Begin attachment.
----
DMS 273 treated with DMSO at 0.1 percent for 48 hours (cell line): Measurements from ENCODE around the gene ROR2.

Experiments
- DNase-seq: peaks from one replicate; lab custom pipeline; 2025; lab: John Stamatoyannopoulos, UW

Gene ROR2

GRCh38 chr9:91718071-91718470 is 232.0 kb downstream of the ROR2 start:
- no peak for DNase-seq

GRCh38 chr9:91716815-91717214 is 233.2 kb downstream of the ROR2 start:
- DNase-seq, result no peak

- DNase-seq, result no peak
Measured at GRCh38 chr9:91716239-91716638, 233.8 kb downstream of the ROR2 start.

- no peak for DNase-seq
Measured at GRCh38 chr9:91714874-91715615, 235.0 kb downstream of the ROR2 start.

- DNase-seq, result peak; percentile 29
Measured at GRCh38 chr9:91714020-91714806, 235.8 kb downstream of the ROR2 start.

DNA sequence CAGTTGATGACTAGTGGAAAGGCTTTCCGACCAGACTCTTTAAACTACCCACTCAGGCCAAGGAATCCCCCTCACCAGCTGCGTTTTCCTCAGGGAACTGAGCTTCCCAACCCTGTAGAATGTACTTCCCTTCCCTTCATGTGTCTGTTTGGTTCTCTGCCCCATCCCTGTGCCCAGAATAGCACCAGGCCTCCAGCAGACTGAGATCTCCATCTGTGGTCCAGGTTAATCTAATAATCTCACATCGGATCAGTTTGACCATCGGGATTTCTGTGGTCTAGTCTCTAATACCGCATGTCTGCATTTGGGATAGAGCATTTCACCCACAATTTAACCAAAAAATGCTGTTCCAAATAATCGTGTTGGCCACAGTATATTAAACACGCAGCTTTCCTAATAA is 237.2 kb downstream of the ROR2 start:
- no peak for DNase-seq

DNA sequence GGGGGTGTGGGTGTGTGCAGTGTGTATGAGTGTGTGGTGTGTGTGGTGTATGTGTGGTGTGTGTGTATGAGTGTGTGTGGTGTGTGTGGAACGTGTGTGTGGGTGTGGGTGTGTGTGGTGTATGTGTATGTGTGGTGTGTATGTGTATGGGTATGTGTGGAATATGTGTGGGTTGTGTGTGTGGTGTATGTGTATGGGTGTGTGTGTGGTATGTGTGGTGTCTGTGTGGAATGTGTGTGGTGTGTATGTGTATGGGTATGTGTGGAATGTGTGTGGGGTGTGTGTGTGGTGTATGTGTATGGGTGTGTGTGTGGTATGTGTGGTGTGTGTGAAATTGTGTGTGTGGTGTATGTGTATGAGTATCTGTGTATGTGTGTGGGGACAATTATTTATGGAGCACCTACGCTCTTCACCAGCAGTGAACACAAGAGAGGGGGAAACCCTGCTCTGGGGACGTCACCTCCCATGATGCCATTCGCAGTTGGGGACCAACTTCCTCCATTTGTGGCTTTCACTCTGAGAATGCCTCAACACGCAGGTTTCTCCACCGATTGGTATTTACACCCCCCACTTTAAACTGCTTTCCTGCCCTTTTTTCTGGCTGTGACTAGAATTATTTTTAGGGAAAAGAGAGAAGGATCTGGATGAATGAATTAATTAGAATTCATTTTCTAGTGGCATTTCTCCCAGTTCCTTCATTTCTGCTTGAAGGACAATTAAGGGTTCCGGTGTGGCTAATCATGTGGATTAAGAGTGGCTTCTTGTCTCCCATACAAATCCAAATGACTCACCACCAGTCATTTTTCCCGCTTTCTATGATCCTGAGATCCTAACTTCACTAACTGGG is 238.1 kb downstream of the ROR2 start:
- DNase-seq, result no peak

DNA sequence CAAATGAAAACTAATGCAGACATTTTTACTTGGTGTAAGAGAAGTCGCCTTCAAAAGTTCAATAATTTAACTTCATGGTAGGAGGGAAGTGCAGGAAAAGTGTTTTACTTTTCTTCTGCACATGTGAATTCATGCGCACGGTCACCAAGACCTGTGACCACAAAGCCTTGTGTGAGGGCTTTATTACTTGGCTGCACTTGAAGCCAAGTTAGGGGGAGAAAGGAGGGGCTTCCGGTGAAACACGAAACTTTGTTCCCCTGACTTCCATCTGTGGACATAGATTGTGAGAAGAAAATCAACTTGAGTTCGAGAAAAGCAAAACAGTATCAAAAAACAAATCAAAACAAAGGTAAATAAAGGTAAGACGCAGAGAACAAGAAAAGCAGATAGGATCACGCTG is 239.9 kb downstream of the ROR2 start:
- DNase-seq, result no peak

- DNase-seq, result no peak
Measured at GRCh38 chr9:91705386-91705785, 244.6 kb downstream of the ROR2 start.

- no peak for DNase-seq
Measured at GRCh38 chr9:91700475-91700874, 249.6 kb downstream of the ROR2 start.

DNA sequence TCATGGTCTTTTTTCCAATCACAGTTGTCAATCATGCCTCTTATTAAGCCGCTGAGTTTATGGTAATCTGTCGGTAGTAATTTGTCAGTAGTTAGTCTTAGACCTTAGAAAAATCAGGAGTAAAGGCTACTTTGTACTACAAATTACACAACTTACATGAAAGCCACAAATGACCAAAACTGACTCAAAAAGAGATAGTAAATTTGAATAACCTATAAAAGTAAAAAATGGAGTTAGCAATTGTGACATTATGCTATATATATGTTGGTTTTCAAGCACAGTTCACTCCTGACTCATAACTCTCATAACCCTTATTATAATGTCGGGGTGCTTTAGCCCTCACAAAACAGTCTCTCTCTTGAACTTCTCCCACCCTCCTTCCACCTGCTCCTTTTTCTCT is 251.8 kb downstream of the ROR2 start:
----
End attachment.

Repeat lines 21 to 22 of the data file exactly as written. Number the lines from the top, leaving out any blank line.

- DNase-seq, result no peak
Measured at GRCh38 chr9:91705386-91705785, 244.6 kb downstream of the ROR2 start.